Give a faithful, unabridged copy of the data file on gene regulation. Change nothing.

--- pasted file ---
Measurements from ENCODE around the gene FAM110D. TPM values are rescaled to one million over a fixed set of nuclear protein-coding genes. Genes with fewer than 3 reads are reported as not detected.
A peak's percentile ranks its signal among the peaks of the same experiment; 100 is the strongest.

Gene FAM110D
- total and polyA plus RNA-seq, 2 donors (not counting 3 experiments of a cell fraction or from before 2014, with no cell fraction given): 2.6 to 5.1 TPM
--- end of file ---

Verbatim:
Measurements from ENCODE around the gene FAM110D. TPM values are rescaled to one million over a fixed set of nuclear protein-coding genes. Genes with fewer than 3 reads are reported as not detected.
A peak's percentile ranks its signal among the peaks of the same experiment; 100 is the strongest.

Gene FAM110D
- total and polyA plus RNA-seq, 2 donors (not counting 3 experiments of a cell fraction or from before 2014, with no cell fraction given): 2.6 to 5.1 TPM